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RESEARCH INFORMATION SERIES ON ECOSYSTEMS
Volume 14 No. 2 May – August 2002

Propagation Management Of Herbal and Medicinal Plants

by Eduardo B. Principe and Aurora S. Jose

Foreword
This issue contains the first part of a series of information on the propagation management of medicinal plants. Medicinal plants abound in the country. They used to be sleeping treasure due to lack of knowledge on their importance and uses in alternative health care, limited research on the development of photochemical components of the plants, and other related R & D undertakings on herbal products and medicines. We have consolidated relevant data and outputs of the training and pilot research conducted by ERDB on the integration of medicinal plants as agroforestry crops in the upland areas to provide useful information for farmers (upland or lowland) cooperatives, corporations, and other interested individuals. Production of medicinal plants in small or large-scale plantations will provide the pharmaceutical industry enough supply of raw materials. Propagating medicinal plants, especially in upland areas will not only be economically beneficial to the local people, but it will also help maintain a rich biodiversity in the ecosystem.

CELSO P. DIAZ Director

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Table of Contents
Page Introduction ............................................................................ 4 Uses of 10 scientifically validated medicinal plants ............... 4 Tips of growing herbal and medicinal plants: Site selection for growing medicinal plants................... 4 General propagation methods for some medicinal plants ............................................................ 5 Harvesting and post handling of some medicinal plants ............................................................ 5 Drying medicinal plant parts ......................................... 6 Additional safety guidelines on using medicinal plants ............................................................ 7 Role of ERDB-DENR ............................................................. 7 Role of Farmer-Beneficiaries ................................................. 8 References............................................................................. 9 Table 1. Listing of Philippine herbal and medicinal plants promoted by the DOH ......................... 10 Table 2. The different ways in which herbal medicine can be practiced and level of technology needed ........................................................ 12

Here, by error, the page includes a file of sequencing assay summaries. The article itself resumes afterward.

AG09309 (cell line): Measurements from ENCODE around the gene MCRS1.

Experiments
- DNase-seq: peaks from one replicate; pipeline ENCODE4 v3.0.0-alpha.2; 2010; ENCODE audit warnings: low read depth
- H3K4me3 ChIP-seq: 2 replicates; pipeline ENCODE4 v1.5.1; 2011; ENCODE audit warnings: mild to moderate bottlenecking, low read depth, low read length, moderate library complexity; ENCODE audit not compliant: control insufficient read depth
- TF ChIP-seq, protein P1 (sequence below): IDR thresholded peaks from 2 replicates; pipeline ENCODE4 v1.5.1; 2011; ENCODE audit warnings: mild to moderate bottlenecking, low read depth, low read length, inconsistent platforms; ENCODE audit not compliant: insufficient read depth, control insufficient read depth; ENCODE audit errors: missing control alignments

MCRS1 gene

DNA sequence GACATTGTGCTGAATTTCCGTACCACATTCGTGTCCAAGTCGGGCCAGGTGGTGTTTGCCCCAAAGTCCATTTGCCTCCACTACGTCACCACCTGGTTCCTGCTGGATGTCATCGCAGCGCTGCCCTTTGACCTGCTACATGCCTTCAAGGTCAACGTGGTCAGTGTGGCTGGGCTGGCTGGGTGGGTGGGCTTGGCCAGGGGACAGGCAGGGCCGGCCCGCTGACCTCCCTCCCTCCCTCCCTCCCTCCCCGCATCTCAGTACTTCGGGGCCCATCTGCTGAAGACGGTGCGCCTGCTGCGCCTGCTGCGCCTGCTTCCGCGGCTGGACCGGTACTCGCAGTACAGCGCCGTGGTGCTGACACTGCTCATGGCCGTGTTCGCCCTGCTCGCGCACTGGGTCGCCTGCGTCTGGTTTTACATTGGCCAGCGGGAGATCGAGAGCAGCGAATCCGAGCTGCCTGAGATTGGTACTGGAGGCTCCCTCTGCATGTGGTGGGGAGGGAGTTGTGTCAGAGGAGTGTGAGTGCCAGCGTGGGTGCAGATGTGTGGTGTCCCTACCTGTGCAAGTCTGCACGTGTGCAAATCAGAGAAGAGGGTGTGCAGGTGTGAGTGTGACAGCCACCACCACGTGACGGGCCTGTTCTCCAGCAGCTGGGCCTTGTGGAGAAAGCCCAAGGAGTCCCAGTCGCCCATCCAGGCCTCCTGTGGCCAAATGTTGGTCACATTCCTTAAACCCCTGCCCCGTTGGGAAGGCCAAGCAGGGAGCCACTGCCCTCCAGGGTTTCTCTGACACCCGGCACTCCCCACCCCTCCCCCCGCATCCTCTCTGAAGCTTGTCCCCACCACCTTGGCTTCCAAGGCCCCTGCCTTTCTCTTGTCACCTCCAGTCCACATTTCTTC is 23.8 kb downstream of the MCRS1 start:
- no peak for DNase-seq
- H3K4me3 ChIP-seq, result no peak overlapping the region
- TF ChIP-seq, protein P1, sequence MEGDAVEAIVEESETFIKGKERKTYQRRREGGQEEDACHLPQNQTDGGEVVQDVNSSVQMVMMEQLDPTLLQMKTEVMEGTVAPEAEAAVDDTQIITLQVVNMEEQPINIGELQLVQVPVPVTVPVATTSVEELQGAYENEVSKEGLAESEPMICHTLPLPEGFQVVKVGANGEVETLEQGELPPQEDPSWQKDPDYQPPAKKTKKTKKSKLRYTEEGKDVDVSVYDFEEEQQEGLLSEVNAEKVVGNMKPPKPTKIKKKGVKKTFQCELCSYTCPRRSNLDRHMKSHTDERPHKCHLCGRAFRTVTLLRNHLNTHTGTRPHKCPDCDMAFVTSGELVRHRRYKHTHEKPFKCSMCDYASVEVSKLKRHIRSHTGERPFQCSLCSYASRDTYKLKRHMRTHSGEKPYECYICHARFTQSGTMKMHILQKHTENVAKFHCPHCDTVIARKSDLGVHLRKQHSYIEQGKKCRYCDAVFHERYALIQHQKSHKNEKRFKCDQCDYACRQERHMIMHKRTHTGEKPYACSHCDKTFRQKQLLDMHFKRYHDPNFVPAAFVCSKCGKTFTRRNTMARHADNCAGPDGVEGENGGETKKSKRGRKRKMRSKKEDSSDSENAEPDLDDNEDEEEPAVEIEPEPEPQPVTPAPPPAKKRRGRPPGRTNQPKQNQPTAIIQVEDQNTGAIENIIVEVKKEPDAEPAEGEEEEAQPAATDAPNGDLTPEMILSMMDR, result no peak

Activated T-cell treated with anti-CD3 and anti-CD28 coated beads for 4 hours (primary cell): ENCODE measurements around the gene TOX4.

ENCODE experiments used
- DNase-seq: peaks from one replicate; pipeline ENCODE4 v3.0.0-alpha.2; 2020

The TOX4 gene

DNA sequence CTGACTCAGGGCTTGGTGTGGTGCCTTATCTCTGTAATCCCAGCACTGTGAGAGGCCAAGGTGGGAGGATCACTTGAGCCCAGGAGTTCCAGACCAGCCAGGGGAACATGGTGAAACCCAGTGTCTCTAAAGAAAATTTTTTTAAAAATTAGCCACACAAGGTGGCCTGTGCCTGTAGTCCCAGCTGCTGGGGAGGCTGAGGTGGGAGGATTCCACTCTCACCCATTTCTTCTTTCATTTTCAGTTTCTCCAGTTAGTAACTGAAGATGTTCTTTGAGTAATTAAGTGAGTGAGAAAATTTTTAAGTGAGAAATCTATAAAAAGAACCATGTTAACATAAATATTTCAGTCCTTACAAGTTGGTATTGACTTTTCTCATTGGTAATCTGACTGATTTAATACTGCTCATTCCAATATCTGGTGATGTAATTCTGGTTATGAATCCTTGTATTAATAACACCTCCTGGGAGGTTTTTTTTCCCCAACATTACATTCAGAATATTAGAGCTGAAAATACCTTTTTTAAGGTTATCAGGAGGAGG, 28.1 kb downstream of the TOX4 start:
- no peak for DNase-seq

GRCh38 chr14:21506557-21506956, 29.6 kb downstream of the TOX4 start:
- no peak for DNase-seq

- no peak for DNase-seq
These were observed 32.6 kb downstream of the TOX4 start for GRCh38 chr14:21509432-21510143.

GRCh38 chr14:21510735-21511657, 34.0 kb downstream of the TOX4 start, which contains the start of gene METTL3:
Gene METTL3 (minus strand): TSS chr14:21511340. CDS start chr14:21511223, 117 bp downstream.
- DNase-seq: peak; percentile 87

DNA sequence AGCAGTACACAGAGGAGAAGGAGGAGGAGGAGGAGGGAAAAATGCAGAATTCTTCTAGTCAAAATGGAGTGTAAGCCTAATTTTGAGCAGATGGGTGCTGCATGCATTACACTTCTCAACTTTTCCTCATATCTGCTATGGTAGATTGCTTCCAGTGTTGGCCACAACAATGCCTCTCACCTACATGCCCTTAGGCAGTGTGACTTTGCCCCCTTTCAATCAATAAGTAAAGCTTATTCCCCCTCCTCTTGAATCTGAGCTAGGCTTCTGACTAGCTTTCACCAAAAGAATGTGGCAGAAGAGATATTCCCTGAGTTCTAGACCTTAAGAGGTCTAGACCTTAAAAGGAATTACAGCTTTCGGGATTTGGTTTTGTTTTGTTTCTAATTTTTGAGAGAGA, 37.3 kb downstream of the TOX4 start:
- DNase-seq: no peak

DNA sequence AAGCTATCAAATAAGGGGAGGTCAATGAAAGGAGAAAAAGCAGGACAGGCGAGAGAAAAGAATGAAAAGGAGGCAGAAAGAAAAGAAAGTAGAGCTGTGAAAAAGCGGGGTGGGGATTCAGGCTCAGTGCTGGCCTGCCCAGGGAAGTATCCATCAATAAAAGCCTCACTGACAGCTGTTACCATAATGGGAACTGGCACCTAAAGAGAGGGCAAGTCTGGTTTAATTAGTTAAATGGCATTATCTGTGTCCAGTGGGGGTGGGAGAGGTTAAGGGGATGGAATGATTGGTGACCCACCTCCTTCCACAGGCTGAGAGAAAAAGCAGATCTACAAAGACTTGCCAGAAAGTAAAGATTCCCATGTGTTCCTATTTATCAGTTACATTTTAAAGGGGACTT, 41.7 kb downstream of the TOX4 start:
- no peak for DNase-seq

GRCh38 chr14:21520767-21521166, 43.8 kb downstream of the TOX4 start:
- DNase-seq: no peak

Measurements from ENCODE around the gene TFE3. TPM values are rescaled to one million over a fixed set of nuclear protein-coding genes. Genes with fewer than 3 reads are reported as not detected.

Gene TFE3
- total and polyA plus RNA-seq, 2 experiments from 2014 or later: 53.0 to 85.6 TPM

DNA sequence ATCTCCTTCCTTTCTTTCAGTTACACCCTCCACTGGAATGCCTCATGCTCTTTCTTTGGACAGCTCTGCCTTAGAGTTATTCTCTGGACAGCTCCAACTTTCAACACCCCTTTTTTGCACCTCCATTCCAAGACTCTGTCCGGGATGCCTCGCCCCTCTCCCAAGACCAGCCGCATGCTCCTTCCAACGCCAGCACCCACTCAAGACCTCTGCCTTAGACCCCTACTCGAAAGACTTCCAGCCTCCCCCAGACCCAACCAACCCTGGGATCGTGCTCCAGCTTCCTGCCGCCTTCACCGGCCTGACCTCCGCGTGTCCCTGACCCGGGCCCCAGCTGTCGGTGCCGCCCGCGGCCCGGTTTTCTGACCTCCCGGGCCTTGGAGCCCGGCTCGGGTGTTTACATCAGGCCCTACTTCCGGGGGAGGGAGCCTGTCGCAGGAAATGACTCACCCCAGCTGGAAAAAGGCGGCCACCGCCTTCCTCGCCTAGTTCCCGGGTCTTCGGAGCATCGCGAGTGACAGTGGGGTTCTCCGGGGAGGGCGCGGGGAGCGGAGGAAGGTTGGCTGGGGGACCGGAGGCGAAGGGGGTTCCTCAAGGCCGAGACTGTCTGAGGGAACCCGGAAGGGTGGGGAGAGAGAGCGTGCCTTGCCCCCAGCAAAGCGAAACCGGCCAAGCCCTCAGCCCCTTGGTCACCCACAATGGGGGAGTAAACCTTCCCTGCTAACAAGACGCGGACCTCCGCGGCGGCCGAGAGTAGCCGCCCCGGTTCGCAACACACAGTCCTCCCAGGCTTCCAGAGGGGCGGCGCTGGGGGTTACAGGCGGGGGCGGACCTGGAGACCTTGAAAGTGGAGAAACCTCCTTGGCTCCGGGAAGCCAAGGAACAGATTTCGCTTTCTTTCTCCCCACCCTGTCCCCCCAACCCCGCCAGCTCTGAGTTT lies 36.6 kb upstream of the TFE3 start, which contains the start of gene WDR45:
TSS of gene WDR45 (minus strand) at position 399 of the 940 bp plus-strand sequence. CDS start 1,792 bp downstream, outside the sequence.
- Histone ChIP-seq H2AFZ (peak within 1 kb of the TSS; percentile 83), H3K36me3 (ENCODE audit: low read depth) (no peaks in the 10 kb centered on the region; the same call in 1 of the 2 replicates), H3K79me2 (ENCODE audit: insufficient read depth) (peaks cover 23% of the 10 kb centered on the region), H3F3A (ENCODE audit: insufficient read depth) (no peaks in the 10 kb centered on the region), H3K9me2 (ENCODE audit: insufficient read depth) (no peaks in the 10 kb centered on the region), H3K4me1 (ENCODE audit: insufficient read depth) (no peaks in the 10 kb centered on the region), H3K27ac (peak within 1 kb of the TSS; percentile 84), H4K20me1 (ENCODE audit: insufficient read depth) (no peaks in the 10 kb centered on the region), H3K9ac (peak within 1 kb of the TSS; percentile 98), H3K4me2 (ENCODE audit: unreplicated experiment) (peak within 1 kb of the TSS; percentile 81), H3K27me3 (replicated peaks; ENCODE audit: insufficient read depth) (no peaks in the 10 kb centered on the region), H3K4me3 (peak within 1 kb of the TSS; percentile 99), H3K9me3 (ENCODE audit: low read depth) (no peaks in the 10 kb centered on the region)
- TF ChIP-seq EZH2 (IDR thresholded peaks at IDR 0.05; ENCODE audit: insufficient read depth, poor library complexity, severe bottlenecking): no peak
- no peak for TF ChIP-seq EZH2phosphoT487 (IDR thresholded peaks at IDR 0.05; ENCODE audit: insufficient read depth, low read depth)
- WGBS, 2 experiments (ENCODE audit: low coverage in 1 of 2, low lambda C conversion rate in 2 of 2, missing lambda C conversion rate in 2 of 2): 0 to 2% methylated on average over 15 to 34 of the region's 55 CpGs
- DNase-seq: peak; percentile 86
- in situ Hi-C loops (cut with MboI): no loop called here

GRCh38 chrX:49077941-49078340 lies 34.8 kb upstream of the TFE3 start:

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Introduction The Philippine population grows at an average of 1.7 million each year. One of the concerns that go with population increase is the problem on people's health. The high cost of western medicines and treatment resulted in the growing number of selfmedicating people. Many have also resorted to traditional medicines, thus the growing demand for natural products. Aside from financial considerations, people opt for natural products because they have become concerned of what they use as food and medicines. With this situation, the Department of health through the Philippine Institute of Traditional Alternative Health Care (PITAHC) under Republic Act No. 8423 endorsed the use of traditional medicines in the country. Medical plants abound in nature. Since most of them are available and easily accessible, these medicines are more affordable compared to synthetic drugs. Ten medicinal plants have been endorsed by the DOH-PITAHC, after they have been scientifically validated to ensure safety and efficacy. These are Acapulco, Ampalaya (Makiling variety), Lagundi (five leaflets), Bawang, Bayabas, Sambong, Niyug-niyogan, Tsaang-gubat, Yerba Buena, and Ulasimang bato (pansit-pansitan). Uses of 10 scientifically validated medicinal plants Plant 1. 2. 3. 4. 5. 6. 7. 8. 9. 10. Lagundi (Vitex negundo) Sambong (Blumea balsamifera L.) Ampalaya (Momordica charantia L.) Garlic (Allium sativum) Guava (Psidium guajava) Tsaang-gubat (Carmona cetusa)...
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